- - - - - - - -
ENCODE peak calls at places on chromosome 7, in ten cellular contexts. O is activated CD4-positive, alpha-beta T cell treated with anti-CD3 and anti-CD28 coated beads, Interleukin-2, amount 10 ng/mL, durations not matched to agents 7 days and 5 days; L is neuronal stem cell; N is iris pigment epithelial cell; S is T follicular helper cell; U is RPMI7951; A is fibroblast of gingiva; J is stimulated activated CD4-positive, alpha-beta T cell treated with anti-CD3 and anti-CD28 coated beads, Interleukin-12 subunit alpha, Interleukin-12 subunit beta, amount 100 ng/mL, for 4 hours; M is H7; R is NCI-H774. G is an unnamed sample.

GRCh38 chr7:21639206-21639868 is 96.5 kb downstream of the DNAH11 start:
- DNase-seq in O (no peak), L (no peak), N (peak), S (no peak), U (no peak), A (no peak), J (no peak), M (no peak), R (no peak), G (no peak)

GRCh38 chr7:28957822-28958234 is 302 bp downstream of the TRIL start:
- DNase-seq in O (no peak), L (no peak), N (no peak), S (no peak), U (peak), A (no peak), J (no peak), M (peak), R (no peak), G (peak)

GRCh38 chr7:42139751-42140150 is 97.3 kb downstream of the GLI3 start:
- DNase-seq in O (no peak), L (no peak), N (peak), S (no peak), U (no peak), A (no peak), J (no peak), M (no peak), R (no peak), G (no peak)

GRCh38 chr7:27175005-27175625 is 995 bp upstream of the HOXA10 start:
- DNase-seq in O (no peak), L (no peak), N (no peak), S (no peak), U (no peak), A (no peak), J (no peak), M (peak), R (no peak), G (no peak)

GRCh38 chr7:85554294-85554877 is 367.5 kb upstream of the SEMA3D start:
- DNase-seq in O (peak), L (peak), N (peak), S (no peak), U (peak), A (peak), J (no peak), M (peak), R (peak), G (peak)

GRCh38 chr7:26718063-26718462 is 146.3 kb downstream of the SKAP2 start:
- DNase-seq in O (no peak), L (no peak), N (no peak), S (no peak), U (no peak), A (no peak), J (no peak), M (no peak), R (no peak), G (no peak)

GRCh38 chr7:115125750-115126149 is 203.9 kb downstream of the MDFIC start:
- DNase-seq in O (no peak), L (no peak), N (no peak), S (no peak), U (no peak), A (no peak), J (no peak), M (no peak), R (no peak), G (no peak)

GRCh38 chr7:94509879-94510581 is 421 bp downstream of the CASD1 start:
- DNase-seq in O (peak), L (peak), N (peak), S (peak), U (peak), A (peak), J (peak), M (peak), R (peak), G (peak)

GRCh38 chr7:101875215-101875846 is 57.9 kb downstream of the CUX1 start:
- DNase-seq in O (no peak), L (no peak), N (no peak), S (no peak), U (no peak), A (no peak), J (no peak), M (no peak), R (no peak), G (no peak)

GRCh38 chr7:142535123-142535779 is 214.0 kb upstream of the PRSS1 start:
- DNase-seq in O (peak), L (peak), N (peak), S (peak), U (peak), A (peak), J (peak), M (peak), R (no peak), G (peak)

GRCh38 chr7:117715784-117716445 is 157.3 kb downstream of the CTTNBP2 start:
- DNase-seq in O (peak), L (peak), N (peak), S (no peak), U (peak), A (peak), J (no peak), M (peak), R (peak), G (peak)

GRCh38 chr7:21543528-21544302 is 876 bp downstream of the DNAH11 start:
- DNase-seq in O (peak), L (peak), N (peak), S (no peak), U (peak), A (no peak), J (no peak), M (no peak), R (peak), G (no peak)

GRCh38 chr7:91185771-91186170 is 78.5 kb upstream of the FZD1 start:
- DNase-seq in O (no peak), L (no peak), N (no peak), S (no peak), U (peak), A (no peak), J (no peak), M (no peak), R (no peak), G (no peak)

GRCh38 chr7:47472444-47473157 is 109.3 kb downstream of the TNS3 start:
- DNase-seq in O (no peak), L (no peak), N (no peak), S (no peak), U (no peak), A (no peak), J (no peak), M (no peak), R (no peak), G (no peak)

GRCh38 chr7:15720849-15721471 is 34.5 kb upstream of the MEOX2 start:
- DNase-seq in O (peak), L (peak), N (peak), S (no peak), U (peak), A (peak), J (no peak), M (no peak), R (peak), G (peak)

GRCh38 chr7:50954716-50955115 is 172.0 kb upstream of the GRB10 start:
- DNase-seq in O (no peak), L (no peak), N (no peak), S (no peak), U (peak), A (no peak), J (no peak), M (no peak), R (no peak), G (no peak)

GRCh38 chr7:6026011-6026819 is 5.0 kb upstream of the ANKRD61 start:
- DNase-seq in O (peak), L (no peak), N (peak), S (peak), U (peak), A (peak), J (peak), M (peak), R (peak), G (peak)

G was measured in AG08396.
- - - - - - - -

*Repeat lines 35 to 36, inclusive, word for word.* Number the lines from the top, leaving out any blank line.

- DNase-seq in O (peak), L (no peak), N (peak), S (peak), U (peak), A (peak), J (peak), M (peak), R (peak), G (peak)

G was measured in AG08396.